Novelty Transistor Sets

I have recently started collecting novelty and promotional trannie radios. I now have a fair quantity so decided to give them a page of their own. Because of the number I have it isn't really practical to describe many of them individually, so I have grouped them into categories.

These are normally made to promote some sort of product or service. They are usually made in the far-east and invariably sound awful. This is probably why many of them are in reasonably good condition - they were used for display rather than to listen to!

If you like novelty radios you'll find plenty more here (click RADIOS on the front page then click the pictures for more sets).

Cute Animals

To start with, here's some cute animals! The elephant is clearly discoloured as the parts that aren't exposed are more blue. The cute bear is presumably based on a character from a Disney movie, since it has 1995 copyright notices by Disney and Hasbro on the back. Does anyone know what it is?



Some cans, for drinking and for DIY.

OK, so the Vidor battery isn't a can but it's clearly based on the same type of set. Most of these have FM so they are probably not that old.

The Heineken one doesn't work, and since the label is stuck right around the can I can't take it apart without damaging it, so it'll have to remain faulty.

Bottles and Cartons


Here's some bottles and cartons.

The Avon Skin-So-Soft Bath Oil one looks just like a bottle from the front, since all the controls and the speaker are round the back. It would have been nice if the cap had been a control, but it isn't. It is in excellent condition, in its box with instructions.

The Coca Cola bottle is the same size as a regular coke bottle. The top clear section is the on/volume control and the clear base is the tuning control. The dark section separates for fitting the batteries. It is fairly dirty and the cap is rusty, but it is in working order.

The Davidoff box design is just a paper printed label stuck around the plastic cased radio, but fortunately it has survived in excellent condition. The radio works too.

The Robinsons one is in excellent condition (almost mint), in its original cardboard mailing box, so I assume it was obtained by collecting tokens from packs.

I guess it's easier to make a rectangular promotional radio than any other shame - just get a stock plain box radio of about the right size and put a sticker round it!

Food Related


The Polo mint is one of my favourite novelty radios. This is in absolutely mint condition (no pun intended), and has its original white cardboard box and bubblewrap bag.

The Wimpy logo on the burger is a sticker but is obviously original since it's just as dirty as the rest of the set. It doesn't look very appetising - even less so than a real burger! It's in working order, as most of these novelty sets seem to be.

The cockcrows are the "Kellogs Sunshine Breakfast Collection". I actually have two clocks and two radios, although only one of each is shown here. One radio had a broken aerial but is otherwise complete and working. The other radio is missing the aerial and battery cover, works but has a dodgy waveband switch. Both alarm clocks appear to be working, but I haven't checked them for timekeeping. One is missing the battery lid. You have a choice of either the usual beeper or a (rather unpleasant) cockcrow. I will probably sell one radio and one clock (the ones without the battery lids) in due course.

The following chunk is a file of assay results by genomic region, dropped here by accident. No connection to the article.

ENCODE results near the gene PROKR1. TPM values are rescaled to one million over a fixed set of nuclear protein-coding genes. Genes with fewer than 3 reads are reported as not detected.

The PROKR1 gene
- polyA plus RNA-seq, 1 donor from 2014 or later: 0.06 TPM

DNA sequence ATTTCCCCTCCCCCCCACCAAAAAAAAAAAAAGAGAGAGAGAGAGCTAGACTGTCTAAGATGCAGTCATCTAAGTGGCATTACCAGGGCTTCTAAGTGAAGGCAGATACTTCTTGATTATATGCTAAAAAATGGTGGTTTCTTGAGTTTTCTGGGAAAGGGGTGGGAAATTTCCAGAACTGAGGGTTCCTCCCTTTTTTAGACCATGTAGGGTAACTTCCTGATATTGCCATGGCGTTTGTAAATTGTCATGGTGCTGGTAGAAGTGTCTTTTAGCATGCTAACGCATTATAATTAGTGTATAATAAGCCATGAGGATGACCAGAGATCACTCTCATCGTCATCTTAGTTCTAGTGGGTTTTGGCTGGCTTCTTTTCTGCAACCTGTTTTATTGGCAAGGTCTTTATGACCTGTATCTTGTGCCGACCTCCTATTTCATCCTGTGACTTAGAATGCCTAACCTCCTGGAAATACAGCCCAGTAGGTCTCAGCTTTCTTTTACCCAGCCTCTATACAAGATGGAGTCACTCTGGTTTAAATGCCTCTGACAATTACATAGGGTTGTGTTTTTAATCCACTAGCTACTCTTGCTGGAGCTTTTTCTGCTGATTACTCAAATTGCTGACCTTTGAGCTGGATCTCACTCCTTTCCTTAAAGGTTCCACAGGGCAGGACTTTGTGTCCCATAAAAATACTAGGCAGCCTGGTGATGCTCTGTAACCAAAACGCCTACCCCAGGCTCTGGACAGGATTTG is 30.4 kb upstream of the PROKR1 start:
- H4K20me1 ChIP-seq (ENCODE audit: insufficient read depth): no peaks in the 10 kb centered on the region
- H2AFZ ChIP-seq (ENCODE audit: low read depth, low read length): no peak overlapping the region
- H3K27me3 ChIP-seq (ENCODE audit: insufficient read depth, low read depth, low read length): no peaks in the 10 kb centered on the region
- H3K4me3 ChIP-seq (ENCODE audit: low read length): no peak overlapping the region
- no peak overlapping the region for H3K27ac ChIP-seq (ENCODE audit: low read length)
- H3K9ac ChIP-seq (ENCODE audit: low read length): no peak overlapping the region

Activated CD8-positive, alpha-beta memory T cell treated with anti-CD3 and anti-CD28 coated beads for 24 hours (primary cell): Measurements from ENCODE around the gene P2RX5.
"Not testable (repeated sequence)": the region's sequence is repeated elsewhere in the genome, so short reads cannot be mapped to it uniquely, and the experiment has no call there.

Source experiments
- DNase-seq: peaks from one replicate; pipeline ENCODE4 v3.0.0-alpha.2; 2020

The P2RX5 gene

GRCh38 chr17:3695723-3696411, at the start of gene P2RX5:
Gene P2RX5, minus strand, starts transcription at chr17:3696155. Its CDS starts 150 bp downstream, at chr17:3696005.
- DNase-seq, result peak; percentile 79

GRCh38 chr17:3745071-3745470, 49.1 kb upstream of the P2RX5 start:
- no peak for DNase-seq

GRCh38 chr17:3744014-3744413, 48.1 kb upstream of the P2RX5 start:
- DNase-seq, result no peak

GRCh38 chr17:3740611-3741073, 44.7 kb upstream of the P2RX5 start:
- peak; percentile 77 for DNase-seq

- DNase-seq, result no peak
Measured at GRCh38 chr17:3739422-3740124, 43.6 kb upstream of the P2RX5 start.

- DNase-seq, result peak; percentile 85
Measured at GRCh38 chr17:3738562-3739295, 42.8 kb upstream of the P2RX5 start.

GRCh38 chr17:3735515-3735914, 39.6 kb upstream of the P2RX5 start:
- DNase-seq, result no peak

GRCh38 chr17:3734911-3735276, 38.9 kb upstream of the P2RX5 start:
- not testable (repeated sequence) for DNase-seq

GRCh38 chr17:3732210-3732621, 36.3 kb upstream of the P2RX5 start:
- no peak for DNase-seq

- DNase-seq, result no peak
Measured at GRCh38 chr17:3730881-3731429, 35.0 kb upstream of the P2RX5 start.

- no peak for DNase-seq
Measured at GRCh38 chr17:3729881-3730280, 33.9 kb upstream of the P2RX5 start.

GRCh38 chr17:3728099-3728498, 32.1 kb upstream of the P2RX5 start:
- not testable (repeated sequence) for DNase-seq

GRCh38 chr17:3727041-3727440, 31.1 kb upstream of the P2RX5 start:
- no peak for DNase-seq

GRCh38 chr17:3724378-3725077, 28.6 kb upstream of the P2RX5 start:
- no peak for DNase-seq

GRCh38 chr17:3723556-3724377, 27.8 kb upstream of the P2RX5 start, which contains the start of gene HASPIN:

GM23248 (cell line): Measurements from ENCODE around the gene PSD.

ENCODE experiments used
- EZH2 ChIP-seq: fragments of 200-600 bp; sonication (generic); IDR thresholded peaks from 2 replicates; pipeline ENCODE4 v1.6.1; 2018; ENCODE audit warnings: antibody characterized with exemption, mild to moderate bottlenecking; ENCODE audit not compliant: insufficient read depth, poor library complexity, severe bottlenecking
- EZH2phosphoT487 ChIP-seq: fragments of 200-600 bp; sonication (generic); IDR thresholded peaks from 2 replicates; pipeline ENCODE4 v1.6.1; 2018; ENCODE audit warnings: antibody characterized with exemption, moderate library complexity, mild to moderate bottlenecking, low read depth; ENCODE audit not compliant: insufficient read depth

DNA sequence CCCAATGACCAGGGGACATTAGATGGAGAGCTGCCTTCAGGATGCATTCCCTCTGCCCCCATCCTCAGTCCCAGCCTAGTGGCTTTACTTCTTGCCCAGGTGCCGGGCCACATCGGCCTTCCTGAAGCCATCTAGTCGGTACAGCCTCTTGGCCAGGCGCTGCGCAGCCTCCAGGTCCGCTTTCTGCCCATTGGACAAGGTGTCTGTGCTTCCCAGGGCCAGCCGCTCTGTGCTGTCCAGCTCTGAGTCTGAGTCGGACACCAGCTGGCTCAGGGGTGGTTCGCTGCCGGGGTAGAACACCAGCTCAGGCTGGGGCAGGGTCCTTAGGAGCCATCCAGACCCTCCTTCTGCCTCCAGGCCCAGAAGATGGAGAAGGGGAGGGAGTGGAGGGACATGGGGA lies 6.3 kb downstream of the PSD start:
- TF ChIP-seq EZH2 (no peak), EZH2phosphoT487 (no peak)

TV Characters


Holmer Simpson's eyes are the tuning and on/volume controls, so he looks cross-eyed on most stations at reasonable volume! The speaker is in the base, pointing downwards, which doesn't help with the sound quality - but it's more of a novelty than a serious radio anyway. He is in good clean condition and working order.

Tweety Pie is a typical soft toy radio, with a plastic box containing the batteries accessed through a velcro gap in the back. The tuning, volume and on/off buttons are on his feet. The tuning has one button to reset to the bottom of the band and another to scan up to the next station. The volume buttons do not seem to work (it's at a reasonable volume anyway), but everything else is OK. The sound is a bit muffled because the speaker is burried inside his head somewhere. Since I collect radios and my partner is into Tweety, this one suits both of us!

The Teletubbies one is in almost new condition. I can't remember if it works or not, but I guess it probably does. The lever at the back is the aerial. I think they could have done a better job of making the characters line up with the top of the hill (they are separate mouldings).

Mr Men

Mr Chatterbox and Mr Noisy characters, from the Mr Men books and TV programmes that were popular in the 70s and 80s.

Mr Chatterbox is in working order and very good condition. He came in a tatty original box which probably protected him.

Mr Noisy also works but is rather quiet - which seems somewhat inappropriate! He's a bit more tatty but still presentable.

I love the big smiles on these! They stand on a shelf on the stairs and cheer me up when I get up for work!

Adam and Eve

I never thought I'd have to be careful how I describe a radio!

This radio is in two parts which fit together as nature intended. There are two unnatural recesses in Adam's chest to accommodate the projections on Eve's chest, and a natural recess lower down on Eve to accommodate the projection on Adam.

The electronics is in Adam, and the speaker and batteries are in Eve. The on/volume knob is Adam's, err, knob, and there are two spherical objects dangling below it on strings. So you have to twiddle with Adam's knob to get him started, and Eve does all the talking......

This is in new, mint condition with original box and instructions. The copyright date on the box is 1977.

Radio Related


I bought the On the Air microphine at the Autumn 2003 NVCF for about £10. It's in good condition and working order. The ON THE AIR text is lit (somewhat unevenly) when the set is switched on.